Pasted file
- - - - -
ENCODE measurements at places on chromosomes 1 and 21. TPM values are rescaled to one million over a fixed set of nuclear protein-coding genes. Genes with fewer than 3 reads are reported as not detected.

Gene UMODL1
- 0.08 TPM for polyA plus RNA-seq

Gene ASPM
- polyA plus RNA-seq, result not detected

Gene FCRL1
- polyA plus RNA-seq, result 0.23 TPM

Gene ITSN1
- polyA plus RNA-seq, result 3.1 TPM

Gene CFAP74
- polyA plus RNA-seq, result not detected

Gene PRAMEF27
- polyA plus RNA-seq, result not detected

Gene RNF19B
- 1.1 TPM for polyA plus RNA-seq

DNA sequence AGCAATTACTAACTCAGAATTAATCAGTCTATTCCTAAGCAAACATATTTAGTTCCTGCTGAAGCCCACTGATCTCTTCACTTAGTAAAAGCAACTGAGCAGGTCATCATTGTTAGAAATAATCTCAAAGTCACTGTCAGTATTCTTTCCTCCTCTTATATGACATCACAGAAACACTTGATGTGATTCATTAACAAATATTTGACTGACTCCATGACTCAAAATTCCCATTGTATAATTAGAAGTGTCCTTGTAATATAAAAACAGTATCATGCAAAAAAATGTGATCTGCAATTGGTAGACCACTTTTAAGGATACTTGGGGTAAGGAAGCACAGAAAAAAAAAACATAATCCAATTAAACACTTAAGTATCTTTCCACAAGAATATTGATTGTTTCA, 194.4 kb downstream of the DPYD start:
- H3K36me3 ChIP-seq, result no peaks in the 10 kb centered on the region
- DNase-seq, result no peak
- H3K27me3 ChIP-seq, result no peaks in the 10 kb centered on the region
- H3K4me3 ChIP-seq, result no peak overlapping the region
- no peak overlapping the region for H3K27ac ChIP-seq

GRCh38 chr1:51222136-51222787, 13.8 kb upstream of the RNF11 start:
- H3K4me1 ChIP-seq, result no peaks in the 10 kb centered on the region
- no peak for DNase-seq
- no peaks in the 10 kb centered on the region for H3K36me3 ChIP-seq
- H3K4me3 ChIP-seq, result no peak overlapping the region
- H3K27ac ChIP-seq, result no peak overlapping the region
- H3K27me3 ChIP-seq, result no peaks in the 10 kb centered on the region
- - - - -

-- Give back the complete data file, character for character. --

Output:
ENCODE measurements at places on chromosomes 1 and 21. TPM values are rescaled to one million over a fixed set of nuclear protein-coding genes. Genes with fewer than 3 reads are reported as not detected.

Gene UMODL1
- 0.08 TPM for polyA plus RNA-seq

Gene ASPM
- polyA plus RNA-seq, result not detected

Gene FCRL1
- polyA plus RNA-seq, result 0.23 TPM

Gene ITSN1
- polyA plus RNA-seq, result 3.1 TPM

Gene CFAP74
- polyA plus RNA-seq, result not detected

Gene PRAMEF27
- polyA plus RNA-seq, result not detected

Gene RNF19B
- 1.1 TPM for polyA plus RNA-seq

DNA sequence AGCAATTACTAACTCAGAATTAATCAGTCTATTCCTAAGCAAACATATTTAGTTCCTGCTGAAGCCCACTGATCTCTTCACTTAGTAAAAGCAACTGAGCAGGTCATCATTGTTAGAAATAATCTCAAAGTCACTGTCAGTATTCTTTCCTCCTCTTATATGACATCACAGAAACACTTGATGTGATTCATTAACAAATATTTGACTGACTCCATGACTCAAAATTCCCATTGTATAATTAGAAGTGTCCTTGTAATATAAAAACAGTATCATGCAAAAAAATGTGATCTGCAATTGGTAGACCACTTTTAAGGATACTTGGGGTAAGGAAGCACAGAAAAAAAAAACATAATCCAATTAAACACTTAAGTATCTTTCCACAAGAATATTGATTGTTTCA, 194.4 kb downstream of the DPYD start:
- H3K36me3 ChIP-seq, result no peaks in the 10 kb centered on the region
- DNase-seq, result no peak
- H3K27me3 ChIP-seq, result no peaks in the 10 kb centered on the region
- H3K4me3 ChIP-seq, result no peak overlapping the region
- no peak overlapping the region for H3K27ac ChIP-seq

GRCh38 chr1:51222136-51222787, 13.8 kb upstream of the RNF11 start:
- H3K4me1 ChIP-seq, result no peaks in the 10 kb centered on the region
- no peak for DNase-seq
- no peaks in the 10 kb centered on the region for H3K36me3 ChIP-seq
- H3K4me3 ChIP-seq, result no peak overlapping the region
- H3K27ac ChIP-seq, result no peak overlapping the region
- H3K27me3 ChIP-seq, result no peaks in the 10 kb centered on the region